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February 28, 2003


Hi, Nigel...
This Judson is the American counterpart
to the British Shorrocks back in the days
when 100+RON leaded gasolines were
readily available at the corner pump at
reasonable prices.
Neither of these "low pressure" supercharger applications were designed
for anything but "temporary" boost operation. They are "torque" rather
than
"HP" applications...."stoplight drags" rather than "track", "temporary"
operation
rather than "constant" operation.
Both were designed as bolt on intallations
involving no more than a change to colder
spark plugs, the idea being to temporarily
superimpose a 6 psi boost curve upon the
stock ignition advance curve for a temporary increase in torque
(acceleration). Note the constant use of
the word "temporary"! :)
Today's gasolines won't support the applications except by lowering the
static
compression ratio to 8.0-1 or below. Cooling mods will also be required
as in
alum.head/rad and cold air induction, louvers and limited ignition
advance as
well a modified exhaust system to get the
heat out more quickly.
Vane type blowers are the "compression
heat" producers of the supercharged set,
by design. Lobe and centrfugal types run
cooler per pound of boost produced.
While the Shorrocks runs clearanced vanes, the Judson runs
"interference"
vanes and thus is more of a heat producer
than the Shorrocks, by way of blade friction.
Heat is the biggest product of boost. This
is especially so with these vane type blowers, the Judson being the
worst offender in this respect with the understanding that 6psi boost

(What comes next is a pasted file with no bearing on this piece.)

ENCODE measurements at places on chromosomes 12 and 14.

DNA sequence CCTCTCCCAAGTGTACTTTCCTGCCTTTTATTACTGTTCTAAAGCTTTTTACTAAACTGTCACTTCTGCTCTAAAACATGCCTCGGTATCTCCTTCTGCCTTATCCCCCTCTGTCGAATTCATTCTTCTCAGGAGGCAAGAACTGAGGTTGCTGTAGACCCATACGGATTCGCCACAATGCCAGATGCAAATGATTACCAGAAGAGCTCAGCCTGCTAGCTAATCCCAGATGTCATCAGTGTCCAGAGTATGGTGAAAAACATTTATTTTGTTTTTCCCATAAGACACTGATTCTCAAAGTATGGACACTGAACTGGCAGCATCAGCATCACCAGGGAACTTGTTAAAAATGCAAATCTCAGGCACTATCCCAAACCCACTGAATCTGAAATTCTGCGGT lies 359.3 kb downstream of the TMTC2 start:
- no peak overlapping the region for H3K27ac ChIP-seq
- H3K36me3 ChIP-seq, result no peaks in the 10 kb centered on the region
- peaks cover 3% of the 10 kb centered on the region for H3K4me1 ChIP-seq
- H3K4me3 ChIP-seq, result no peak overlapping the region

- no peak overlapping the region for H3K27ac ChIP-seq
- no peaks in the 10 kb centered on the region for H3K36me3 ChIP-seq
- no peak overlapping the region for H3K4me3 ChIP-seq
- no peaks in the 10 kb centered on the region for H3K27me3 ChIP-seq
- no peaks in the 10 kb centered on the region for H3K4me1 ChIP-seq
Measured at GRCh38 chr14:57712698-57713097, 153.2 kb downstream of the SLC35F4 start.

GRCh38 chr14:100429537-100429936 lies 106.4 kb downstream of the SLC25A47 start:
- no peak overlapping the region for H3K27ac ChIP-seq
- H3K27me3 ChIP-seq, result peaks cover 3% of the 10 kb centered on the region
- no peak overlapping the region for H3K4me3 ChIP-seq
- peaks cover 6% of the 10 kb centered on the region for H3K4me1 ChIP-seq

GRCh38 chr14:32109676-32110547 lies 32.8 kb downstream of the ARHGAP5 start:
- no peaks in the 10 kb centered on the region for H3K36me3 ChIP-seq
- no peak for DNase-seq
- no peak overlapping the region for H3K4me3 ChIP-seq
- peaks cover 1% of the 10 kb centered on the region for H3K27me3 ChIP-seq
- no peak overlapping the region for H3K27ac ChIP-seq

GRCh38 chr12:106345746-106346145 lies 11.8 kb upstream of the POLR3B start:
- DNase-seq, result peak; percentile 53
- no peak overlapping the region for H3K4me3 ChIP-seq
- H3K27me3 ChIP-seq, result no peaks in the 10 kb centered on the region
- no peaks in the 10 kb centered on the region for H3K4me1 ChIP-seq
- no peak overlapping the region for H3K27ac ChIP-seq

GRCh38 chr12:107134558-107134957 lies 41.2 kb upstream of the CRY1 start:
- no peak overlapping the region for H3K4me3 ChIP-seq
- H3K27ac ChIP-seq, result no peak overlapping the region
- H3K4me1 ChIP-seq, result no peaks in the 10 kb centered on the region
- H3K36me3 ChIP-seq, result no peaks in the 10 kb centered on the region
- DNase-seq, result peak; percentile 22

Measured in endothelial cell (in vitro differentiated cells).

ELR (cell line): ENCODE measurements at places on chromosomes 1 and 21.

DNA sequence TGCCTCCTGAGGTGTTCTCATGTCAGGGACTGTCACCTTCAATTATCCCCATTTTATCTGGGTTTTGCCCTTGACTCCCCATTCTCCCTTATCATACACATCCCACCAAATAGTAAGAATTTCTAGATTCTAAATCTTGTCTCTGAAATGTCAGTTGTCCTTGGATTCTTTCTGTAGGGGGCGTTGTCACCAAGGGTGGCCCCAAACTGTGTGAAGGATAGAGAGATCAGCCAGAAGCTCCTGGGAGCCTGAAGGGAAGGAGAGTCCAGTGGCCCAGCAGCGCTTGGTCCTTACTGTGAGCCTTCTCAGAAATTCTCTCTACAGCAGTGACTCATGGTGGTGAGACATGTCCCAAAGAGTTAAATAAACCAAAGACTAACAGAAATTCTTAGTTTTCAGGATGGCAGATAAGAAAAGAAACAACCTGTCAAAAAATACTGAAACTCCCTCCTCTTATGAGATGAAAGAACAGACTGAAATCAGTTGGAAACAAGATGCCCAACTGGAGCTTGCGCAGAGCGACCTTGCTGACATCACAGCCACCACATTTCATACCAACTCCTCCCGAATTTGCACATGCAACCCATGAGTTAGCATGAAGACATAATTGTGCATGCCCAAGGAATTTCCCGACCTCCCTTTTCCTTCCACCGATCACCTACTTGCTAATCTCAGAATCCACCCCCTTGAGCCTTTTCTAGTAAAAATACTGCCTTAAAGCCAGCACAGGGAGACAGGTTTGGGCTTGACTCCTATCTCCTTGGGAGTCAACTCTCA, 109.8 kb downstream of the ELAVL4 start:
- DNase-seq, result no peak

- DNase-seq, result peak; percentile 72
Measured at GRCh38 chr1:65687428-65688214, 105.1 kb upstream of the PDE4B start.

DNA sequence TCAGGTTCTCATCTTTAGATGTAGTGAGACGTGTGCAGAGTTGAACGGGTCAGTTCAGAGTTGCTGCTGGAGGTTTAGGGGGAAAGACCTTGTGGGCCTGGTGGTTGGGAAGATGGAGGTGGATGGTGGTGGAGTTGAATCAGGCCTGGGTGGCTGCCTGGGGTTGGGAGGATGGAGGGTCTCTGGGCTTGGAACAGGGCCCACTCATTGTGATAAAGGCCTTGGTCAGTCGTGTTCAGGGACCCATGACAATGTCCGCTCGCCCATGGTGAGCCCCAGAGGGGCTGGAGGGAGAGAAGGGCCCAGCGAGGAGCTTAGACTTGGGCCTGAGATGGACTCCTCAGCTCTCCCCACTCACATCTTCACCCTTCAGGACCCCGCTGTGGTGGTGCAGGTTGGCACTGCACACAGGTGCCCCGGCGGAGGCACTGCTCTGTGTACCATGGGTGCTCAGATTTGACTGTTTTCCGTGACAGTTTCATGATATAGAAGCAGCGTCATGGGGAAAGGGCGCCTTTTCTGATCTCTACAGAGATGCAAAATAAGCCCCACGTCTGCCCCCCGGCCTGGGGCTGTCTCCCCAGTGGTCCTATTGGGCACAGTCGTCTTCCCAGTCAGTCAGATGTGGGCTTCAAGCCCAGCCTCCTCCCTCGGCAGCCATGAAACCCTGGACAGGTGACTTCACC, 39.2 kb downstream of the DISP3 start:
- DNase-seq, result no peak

will increase the dynamic compression ratio
4-5 full points...that's a lot!
The Judson was originally designed and
built by the Judson Brothers of Pennsylvania back in the late 1950's
and
early 60's for the original 8.3-1 948cc
engine powering the Bugeye.
The set-up requires (and normally comes
with) a Marvel Mystery Oil "Oiler" which
consists of a tank and graduated settable
valve to supply a drop of 10wt oil to the
blower every 4 seconds at idle rpm, via
a tube running between oil and blower
intake manifold. The oil tank needs periodic filling as the blower will
use about a US quart every 700-800 miles.
With stock pulley it will produce:
a 6psi boost curve to a 948cc engine
a 5psi " " " 1098cc engine
a 4psi " " " 1275cc engine
The designed 6psi boost curve gave the
"948" about a 40% increase in low and
mid-range "torque" in accordance with
the stock cam profile as intended as a street application. This really
worked,
BTW. It cut the 948 BE's 0-60 time down
to about 12 seconds from 20!!
Unfortunately:
You will get substantially less than this
with the larger capacity engines, to the
extent the application makes no sense
for the "1275" as you will get virtually
no boost below 3,000rpm (just induction
heat caused by compression heating of
the mixture along with blade/bore friction) and little boost thereafter
until you get to around 5,000rpm. Of course your redline
is barely 6.5k. Doesn't make much sense,
does it?
While you can fabricate smaller blower
pulleys to run the Judson at higher rpms
than the 6,100 it turned at 6,000 engine
rpm on the 948 engine, it's interference
vane construction does lend itself to
"overdriving" due to centrifugal forces
which load the interference vane/bore
design with friction (heat) as you drive